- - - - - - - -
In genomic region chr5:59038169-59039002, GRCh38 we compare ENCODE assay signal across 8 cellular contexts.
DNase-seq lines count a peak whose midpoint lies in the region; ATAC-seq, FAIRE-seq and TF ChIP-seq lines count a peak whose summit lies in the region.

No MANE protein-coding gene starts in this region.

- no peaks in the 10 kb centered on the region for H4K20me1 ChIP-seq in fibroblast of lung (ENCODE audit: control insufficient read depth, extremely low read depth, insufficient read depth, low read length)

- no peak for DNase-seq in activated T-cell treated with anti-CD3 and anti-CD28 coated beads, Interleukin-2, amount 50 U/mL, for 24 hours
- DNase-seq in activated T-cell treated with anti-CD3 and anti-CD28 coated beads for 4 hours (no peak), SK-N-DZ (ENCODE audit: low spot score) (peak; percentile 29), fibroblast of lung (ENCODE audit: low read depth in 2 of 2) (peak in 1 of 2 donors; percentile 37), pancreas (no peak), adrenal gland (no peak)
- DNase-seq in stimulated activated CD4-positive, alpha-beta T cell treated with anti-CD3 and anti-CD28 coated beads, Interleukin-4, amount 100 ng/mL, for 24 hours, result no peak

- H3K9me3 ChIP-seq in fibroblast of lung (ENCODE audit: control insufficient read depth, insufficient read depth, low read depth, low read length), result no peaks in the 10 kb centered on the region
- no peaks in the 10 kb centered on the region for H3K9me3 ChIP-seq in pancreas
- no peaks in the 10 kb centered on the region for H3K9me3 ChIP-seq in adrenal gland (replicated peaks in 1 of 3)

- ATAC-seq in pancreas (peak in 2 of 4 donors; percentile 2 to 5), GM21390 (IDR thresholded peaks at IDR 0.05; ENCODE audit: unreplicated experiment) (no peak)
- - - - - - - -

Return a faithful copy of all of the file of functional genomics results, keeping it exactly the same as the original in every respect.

In genomic region chr5:59038169-59039002, GRCh38 we compare ENCODE assay signal across 8 cellular contexts.
DNase-seq lines count a peak whose midpoint lies in the region; ATAC-seq, FAIRE-seq and TF ChIP-seq lines count a peak whose summit lies in the region.

No MANE protein-coding gene starts in this region.

- no peaks in the 10 kb centered on the region for H4K20me1 ChIP-seq in fibroblast of lung (ENCODE audit: control insufficient read depth, extremely low read depth, insufficient read depth, low read length)

- no peak for DNase-seq in activated T-cell treated with anti-CD3 and anti-CD28 coated beads, Interleukin-2, amount 50 U/mL, for 24 hours
- DNase-seq in activated T-cell treated with anti-CD3 and anti-CD28 coated beads for 4 hours (no peak), SK-N-DZ (ENCODE audit: low spot score) (peak; percentile 29), fibroblast of lung (ENCODE audit: low read depth in 2 of 2) (peak in 1 of 2 donors; percentile 37), pancreas (no peak), adrenal gland (no peak)
- DNase-seq in stimulated activated CD4-positive, alpha-beta T cell treated with anti-CD3 and anti-CD28 coated beads, Interleukin-4, amount 100 ng/mL, for 24 hours, result no peak

- H3K9me3 ChIP-seq in fibroblast of lung (ENCODE audit: control insufficient read depth, insufficient read depth, low read depth, low read length), result no peaks in the 10 kb centered on the region
- no peaks in the 10 kb centered on the region for H3K9me3 ChIP-seq in pancreas
- no peaks in the 10 kb centered on the region for H3K9me3 ChIP-seq in adrenal gland (replicated peaks in 1 of 3)

- ATAC-seq in pancreas (peak in 2 of 4 donors; percentile 2 to 5), GM21390 (IDR thresholded peaks at IDR 0.05; ENCODE audit: unreplicated experiment) (no peak)